## Uncomment to see forecasts:
# fc
```

In [37]:

```
# Change in logarithmic price:
fc.loc[12] - fc.loc[0]
```

Out[37]:

In [38]:

```
last
```

Out[38]:

2016-03-18: The forecasted price return is about -5.31% per annum, so adding the estimated dividend yield of +1.74%, the forecasted total return is -3.57%. Thus the univariate method on price alone differs considerably from our multivariate model which forecasted +8.76% for total return.

*Averaging forecasts from different techniques usually increases accuracy.*
Combining the point forecasts for total return from two models:
+2.6% average.

We examine their respective geometric mean returns over the entire Shiller database.

In [39]:

```
# Enterprise return since 1871:
georet( x, yearly=12 )
```

Out[39]:

In [40]:

```
# Speculative return since 1871:
georet( s, yearly=12 )
```

Out[40]:

By examining their geometric mean returns, we see that enterprise returns (3.62%) contributes far more to the total return than speculative returns (0.42%).

Our georet() also computes arithmetic mean return and its standard deviation (second and third elements respectively). Speculative returns contributes more volatility in observed total returns than enterprise returns.

Among the three components of total return, the dividend yield has on average has made the largest contribution historically. Also, it has never contributed negatively to total return.

In [41]:

```
# Express dividend yield as percentage per annum:
dy = todf( (d/p) * 100 )
```

In [42]:

```
stat( dy )
```

**The average dividend yield since 1871 has been 4.4% per annum.**
But the plot of the exponentially smoothed values seems to
indicate a steady decline over time.

*Continuance of such a decline in dividend yield would then make
earnings growth the main driver of total return
in the 21st century.*

In [43]:

```
# History of dividend yields:
plot( ema(dy, alpha=0.10) )
# ema means Exponential Moving Average.
```

- Bogle, John C. and Michael W. Nolan, Jr., 2015, "Occam’s Razor Redux: Establishing Reasonable Expectations for Financial Market Returns,"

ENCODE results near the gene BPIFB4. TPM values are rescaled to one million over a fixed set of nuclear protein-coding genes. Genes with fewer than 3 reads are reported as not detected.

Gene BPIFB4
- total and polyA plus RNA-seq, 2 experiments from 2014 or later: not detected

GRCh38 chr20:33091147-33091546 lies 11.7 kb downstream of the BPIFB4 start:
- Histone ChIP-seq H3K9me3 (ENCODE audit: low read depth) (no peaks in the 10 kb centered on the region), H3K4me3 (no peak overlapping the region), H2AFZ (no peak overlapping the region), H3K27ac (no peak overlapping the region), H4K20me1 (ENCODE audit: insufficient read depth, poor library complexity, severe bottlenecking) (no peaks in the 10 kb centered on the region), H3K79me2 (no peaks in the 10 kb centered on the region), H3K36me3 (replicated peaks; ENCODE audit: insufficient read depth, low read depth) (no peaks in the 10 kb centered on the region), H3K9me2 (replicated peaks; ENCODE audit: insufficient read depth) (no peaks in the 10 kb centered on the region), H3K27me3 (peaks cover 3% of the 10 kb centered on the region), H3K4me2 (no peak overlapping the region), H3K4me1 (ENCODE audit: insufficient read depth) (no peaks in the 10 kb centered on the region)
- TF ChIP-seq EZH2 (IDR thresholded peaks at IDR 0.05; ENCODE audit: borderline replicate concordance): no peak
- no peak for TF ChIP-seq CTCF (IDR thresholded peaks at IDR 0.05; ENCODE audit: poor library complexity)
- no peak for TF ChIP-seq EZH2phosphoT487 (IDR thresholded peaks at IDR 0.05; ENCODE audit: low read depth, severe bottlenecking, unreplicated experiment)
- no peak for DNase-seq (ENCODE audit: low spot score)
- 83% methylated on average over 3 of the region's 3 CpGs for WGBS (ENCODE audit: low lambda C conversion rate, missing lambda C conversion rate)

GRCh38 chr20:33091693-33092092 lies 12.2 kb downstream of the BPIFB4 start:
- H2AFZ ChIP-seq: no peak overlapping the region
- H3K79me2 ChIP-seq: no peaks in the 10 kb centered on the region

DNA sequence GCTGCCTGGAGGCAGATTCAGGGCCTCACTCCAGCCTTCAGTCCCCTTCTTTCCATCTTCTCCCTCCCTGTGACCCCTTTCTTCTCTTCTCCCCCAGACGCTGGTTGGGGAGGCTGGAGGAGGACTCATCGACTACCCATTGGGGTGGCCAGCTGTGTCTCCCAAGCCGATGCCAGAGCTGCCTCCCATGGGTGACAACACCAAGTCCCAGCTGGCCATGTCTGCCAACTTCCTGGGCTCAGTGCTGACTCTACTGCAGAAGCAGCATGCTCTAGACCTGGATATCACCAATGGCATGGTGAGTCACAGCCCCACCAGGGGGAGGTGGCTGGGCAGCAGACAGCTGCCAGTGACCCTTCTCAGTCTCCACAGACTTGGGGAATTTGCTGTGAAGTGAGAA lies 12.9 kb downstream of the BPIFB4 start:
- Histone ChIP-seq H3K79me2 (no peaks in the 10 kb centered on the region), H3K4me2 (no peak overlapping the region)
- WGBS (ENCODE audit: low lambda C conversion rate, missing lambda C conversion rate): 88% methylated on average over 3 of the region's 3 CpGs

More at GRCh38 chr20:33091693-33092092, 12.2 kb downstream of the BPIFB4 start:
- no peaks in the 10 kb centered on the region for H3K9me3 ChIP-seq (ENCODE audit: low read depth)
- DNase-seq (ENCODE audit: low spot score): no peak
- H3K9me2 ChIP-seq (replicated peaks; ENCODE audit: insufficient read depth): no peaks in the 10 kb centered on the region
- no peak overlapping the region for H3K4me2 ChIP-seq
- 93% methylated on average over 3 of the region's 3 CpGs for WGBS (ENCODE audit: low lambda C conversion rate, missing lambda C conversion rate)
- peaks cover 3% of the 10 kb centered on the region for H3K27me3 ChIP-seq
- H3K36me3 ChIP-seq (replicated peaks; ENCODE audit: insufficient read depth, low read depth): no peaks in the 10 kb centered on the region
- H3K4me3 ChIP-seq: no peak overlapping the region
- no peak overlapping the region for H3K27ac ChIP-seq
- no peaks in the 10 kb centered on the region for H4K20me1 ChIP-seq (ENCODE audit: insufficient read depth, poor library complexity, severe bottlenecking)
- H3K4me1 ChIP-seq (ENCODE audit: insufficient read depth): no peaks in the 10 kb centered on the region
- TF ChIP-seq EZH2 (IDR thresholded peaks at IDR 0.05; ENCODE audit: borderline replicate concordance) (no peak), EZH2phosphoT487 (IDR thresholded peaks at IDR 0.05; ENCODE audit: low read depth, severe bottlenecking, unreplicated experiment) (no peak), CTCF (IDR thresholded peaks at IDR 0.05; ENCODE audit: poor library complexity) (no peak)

*Journal of Portfolio Management*42, 119-134. http://www.iijournals.com/doi/full/10.3905/jpm.2015.42.1.119

- Keynes, John Maynard, 1936,
*General Theory of Employment, Interest, and Money*, MacMillan, London.

Keynes (1936) enumerated two sources of stock returns: **enterprise** and **speculative**.
Enterprise refers to the actual business results of corporations.
Speculation, on the other hand, involved “forecasting the psychology of the market,”
the ephemeral, emotional response of investors seeking to
anticipate how other investors will react to particular events.

Keynes made no known attempt to quantify the distinction between
enterprise and speculation, so Bogle tackled the task
by developing his BSRM/S model,
"*Bogle Sources of Return Model for Stocks*."

Bogle (2015) states:

"The sheer simplicity of the BSRM/S commends it over highly complex models, none of which (as far as we can determine) has offered similar accuracy."

This is quite a claim since Bogle has been involved in finance since 1951 (Princeton honors thesis), and is the founder of The Vanguard Group.

Bogle (2015) does not show how he arrived at his model mathematically:

"Although we find this validation of the model gratifying, we suspect a fit this close to the actual total return has a lot to do with

luck."

Perhaps he was lucky in terms of small errors between realized and out-of-samples results, but the analytics as shown in this notebook is sound.

John Bogle sought a deeper reasoning behind his expectations of future total return from a portfolio of equities. A sample explanation could be phrased as follows: "I expect annual earning growth of 8%, and in ten years a terminal price/earning ratio of 14 -- given that ratio is 15.5 currently, such a 1% reduction per annum will decrease the total return by like amount. Therefore, with a dividend yield of 3%, my expected total return is 8% - 1% + 3% = 10% over the coming decade."

This notebook shows the (arithmetic) percentage reasoning is prone is large errors, whereas a logarithmic (geometric) version is exact. Shiller's reconstructed data since 1871 allows us to examine the separable components of total return: enterprise and speculative returns, plus dividend yield. An understanding of their respective contributions helps us to form better informed expectations of future total return on equities.